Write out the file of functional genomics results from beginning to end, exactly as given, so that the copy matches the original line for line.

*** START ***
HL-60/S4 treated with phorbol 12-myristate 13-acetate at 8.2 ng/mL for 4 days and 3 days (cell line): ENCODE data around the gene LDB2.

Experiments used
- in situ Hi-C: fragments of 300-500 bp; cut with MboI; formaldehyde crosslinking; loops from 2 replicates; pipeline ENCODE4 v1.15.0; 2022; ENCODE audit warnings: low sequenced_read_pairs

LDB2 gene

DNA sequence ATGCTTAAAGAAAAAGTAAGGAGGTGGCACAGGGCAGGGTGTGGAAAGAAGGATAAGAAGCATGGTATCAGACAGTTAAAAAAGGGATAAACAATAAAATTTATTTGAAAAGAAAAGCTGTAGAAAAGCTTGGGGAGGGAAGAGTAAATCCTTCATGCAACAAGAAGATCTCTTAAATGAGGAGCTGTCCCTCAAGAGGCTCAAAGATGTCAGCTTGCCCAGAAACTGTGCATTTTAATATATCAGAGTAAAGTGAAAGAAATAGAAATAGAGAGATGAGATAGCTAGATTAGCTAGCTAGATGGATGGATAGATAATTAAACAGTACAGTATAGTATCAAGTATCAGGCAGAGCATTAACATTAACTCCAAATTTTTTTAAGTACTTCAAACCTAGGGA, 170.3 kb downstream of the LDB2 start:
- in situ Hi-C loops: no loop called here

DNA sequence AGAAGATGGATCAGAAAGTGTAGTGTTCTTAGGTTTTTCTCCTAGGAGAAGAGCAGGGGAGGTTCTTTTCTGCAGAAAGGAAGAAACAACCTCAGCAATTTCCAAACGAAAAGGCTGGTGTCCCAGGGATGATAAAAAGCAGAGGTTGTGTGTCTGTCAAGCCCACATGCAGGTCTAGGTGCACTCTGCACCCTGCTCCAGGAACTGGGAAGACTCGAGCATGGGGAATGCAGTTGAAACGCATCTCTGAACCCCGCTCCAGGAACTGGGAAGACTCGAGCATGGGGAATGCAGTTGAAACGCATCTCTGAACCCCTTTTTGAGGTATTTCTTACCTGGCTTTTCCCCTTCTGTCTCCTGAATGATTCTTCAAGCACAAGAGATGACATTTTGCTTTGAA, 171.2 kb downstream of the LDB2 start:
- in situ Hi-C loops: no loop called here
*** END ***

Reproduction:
HL-60/S4 treated with phorbol 12-myristate 13-acetate at 8.2 ng/mL for 4 days and 3 days (cell line): ENCODE data around the gene LDB2.

Experiments used
- in situ Hi-C: fragments of 300-500 bp; cut with MboI; formaldehyde crosslinking; loops from 2 replicates; pipeline ENCODE4 v1.15.0; 2022; ENCODE audit warnings: low sequenced_read_pairs

LDB2 gene

DNA sequence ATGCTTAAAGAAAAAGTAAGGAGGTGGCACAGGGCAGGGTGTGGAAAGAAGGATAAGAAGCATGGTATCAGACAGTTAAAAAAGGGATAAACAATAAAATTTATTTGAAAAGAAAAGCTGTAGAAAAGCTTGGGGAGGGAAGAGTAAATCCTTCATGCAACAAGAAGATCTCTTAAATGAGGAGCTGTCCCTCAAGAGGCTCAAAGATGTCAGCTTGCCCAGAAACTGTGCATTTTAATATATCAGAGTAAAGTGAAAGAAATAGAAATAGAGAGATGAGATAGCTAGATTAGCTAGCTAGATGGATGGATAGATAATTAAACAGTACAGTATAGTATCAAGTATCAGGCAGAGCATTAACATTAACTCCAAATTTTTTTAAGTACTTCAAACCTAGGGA, 170.3 kb downstream of the LDB2 start:
- in situ Hi-C loops: no loop called here

DNA sequence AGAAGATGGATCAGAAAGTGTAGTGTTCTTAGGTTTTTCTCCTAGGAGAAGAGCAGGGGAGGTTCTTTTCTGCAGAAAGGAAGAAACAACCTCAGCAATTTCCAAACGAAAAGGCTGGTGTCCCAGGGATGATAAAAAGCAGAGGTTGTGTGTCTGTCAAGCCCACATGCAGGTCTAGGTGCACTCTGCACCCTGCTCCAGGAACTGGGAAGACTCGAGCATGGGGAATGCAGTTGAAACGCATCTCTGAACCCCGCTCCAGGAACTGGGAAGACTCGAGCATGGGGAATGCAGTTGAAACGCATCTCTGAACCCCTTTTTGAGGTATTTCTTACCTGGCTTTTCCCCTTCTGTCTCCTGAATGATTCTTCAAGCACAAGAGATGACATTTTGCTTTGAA, 171.2 kb downstream of the LDB2 start:
- in situ Hi-C loops: no loop called here